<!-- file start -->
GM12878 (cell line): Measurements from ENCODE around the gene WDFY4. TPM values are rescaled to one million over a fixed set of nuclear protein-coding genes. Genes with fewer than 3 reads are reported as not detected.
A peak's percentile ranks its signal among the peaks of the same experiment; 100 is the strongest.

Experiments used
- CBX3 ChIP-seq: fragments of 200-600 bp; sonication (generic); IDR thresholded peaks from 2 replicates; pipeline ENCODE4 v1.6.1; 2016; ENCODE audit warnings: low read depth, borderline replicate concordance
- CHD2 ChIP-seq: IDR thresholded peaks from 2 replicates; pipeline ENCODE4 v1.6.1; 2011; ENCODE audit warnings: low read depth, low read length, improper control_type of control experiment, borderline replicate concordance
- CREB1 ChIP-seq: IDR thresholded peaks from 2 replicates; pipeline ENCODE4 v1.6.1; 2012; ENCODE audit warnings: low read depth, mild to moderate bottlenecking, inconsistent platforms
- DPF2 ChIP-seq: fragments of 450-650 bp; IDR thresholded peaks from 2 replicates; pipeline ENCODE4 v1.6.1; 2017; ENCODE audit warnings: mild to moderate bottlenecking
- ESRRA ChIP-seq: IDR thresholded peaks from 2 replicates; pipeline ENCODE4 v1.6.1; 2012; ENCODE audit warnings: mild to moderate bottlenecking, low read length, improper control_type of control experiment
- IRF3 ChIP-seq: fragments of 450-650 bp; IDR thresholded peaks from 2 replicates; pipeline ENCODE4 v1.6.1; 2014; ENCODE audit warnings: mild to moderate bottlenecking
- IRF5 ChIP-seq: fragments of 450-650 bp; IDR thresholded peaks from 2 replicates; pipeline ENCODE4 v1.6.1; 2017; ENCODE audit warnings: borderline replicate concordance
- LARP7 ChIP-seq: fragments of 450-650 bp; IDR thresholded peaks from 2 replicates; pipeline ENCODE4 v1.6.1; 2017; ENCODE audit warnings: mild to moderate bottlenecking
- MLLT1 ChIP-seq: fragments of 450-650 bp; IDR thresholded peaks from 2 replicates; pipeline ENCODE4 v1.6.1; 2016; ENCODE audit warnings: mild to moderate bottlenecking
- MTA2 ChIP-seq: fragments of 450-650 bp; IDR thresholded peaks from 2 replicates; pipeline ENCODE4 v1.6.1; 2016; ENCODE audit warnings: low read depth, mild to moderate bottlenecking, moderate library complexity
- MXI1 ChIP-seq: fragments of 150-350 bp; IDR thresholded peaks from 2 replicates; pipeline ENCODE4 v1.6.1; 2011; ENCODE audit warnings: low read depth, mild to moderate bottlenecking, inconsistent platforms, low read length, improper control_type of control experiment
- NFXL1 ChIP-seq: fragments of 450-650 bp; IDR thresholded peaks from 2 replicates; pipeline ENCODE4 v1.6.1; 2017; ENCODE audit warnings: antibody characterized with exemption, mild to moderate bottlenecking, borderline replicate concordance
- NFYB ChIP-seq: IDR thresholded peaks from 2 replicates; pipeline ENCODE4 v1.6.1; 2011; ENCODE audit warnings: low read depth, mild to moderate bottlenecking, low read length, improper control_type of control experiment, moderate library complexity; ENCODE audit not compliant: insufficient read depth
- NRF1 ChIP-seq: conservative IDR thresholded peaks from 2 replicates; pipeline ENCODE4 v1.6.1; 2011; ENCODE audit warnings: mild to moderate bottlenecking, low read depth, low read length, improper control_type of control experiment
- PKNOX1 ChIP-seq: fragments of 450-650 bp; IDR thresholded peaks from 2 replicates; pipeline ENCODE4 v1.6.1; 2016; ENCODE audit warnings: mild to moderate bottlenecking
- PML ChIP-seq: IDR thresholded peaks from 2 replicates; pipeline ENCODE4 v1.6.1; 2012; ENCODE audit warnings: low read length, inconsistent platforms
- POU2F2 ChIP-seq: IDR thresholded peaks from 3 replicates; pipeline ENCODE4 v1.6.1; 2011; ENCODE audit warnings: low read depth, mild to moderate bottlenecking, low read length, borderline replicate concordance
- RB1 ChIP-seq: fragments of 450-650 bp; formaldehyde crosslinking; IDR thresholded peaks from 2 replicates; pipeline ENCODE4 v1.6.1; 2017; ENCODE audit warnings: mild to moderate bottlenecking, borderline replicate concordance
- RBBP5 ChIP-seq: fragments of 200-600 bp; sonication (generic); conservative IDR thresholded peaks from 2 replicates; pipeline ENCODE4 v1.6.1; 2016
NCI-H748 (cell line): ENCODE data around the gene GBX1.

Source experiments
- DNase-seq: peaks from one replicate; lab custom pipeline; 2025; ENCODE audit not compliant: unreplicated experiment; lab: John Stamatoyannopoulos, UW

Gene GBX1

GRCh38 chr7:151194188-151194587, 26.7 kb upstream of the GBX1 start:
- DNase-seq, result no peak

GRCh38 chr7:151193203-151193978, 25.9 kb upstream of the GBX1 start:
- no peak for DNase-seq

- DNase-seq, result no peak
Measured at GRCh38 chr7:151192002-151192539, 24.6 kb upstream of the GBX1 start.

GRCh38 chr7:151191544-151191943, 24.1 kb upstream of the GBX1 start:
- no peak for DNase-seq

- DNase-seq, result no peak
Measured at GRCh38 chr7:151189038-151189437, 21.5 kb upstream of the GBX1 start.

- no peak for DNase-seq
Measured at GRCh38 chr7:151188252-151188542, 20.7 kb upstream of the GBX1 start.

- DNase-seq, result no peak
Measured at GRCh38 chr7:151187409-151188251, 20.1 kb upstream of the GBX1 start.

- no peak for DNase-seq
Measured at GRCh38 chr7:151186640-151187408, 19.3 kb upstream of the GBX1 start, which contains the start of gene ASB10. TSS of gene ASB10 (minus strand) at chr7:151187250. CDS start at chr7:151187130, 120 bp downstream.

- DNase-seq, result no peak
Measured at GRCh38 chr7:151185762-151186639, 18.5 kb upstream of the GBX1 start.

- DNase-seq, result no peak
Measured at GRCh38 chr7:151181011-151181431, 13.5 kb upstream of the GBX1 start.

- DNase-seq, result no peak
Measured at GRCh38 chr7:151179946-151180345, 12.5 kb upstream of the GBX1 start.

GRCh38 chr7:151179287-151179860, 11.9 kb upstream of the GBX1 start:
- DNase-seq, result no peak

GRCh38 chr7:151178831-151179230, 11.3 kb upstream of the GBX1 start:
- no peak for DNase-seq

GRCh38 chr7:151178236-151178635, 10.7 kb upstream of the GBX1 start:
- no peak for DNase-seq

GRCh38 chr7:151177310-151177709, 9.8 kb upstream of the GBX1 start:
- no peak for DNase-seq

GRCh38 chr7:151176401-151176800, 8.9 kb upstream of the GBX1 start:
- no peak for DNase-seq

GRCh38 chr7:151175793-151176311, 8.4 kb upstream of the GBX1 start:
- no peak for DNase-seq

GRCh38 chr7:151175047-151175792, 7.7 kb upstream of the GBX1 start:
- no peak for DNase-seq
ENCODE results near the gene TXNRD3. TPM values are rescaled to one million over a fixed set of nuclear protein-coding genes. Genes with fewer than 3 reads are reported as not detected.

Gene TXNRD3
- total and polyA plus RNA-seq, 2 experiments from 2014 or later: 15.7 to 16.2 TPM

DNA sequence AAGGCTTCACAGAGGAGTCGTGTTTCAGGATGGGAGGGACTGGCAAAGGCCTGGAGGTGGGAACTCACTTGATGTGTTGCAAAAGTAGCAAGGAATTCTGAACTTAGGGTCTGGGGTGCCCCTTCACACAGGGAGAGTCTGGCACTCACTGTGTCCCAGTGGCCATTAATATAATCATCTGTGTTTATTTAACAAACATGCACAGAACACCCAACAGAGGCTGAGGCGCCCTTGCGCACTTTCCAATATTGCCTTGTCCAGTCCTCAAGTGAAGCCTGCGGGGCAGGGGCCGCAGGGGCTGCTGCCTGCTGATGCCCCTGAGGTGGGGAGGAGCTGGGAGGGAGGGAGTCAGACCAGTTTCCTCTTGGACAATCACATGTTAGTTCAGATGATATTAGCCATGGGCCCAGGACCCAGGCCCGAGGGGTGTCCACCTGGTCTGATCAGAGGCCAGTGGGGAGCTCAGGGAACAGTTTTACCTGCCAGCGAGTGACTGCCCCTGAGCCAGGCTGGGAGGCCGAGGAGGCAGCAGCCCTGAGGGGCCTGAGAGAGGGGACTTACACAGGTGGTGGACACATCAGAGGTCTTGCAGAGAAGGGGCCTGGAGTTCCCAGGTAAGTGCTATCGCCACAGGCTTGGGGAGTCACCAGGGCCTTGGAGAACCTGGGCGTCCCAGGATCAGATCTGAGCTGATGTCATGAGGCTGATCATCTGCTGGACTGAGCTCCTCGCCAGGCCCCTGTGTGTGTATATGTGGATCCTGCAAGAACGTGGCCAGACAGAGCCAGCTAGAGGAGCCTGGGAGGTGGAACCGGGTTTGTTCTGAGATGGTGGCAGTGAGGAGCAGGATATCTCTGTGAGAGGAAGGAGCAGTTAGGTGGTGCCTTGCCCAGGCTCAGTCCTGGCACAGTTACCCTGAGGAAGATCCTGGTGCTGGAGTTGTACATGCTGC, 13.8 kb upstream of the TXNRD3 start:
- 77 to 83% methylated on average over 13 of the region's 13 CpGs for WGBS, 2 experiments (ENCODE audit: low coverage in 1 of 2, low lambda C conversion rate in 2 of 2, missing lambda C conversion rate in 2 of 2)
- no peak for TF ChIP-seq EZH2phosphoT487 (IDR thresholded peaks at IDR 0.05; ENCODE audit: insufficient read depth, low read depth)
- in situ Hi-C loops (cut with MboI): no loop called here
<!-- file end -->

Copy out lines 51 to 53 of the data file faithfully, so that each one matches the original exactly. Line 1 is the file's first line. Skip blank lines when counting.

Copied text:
GRCh38 chr7:151178831-151179230, 11.3 kb upstream of the GBX1 start:
- no peak for DNase-seq

GRCh38 chr7:151178236-151178635, 10.7 kb upstream of the GBX1 start: